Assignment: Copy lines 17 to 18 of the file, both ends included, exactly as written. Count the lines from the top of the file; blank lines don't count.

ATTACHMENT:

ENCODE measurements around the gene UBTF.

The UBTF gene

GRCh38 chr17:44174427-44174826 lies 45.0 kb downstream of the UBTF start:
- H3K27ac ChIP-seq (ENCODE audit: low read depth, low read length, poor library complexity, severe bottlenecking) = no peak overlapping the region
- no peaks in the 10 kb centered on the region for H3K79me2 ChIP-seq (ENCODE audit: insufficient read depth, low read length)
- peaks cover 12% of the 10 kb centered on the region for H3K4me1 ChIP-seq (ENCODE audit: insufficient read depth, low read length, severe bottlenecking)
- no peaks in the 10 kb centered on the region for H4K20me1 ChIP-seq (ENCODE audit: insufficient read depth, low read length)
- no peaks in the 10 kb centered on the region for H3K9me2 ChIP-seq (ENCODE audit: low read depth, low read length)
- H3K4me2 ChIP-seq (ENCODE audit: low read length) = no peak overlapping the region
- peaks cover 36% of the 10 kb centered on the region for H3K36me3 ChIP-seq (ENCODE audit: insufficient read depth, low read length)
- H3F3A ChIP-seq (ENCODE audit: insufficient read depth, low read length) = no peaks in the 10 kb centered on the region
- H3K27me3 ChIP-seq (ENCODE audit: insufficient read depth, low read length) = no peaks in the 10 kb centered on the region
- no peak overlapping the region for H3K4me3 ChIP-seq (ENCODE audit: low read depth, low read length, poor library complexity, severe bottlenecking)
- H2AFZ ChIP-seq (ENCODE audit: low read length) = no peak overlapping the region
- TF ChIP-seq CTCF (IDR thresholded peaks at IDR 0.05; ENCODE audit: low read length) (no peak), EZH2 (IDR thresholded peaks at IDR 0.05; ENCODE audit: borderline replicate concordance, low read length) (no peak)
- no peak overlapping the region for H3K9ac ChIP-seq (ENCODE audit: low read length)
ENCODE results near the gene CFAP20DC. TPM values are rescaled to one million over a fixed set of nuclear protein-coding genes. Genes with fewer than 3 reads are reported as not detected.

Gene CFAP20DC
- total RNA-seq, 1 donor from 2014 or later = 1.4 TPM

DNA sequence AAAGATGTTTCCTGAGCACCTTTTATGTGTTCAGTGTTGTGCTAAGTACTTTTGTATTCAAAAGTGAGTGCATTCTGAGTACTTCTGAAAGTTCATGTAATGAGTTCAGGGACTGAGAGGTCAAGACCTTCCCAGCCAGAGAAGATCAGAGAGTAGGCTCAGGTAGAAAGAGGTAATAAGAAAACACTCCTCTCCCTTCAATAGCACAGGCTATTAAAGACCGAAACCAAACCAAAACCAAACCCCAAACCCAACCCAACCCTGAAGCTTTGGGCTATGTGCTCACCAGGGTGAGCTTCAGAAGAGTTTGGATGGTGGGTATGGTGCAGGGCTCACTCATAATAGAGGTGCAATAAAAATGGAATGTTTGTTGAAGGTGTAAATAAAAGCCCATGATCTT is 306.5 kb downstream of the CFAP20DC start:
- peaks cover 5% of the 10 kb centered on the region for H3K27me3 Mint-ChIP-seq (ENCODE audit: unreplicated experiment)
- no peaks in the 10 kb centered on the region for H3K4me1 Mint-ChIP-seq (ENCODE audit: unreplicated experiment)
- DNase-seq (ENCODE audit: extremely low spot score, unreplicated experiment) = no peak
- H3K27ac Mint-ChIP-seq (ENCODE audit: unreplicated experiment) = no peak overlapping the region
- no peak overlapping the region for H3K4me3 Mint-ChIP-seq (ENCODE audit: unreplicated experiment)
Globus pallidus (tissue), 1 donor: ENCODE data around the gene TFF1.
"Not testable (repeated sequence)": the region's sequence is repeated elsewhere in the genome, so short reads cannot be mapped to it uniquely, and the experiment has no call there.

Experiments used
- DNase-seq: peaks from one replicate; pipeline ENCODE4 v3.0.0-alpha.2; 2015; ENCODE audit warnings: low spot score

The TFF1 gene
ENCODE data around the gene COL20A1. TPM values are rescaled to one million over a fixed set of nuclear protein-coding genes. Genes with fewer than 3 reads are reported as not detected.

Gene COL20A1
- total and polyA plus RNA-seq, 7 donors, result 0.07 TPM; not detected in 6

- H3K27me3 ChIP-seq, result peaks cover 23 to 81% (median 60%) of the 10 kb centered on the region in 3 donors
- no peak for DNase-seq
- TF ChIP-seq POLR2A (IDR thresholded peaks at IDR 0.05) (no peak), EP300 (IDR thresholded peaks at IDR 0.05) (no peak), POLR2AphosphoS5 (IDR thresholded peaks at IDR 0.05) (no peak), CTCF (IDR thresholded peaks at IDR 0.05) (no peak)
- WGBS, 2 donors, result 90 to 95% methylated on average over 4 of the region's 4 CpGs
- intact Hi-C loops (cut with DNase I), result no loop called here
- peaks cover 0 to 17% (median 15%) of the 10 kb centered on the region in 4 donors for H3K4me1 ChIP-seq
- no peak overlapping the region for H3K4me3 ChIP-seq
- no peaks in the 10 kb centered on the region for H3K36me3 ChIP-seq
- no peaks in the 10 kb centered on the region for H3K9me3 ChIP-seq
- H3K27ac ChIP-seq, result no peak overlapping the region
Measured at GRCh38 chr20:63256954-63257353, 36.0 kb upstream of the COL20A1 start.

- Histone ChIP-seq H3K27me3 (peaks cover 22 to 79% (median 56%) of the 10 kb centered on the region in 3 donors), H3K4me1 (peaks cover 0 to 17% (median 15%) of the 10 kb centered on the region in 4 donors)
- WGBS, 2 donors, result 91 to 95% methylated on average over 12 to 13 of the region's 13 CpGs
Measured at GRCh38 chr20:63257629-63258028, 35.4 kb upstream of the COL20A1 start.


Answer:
ENCODE results near the gene CFAP20DC. TPM values are rescaled to one million over a fixed set of nuclear protein-coding genes. Genes with fewer than 3 reads are reported as not detected.

Gene CFAP20DC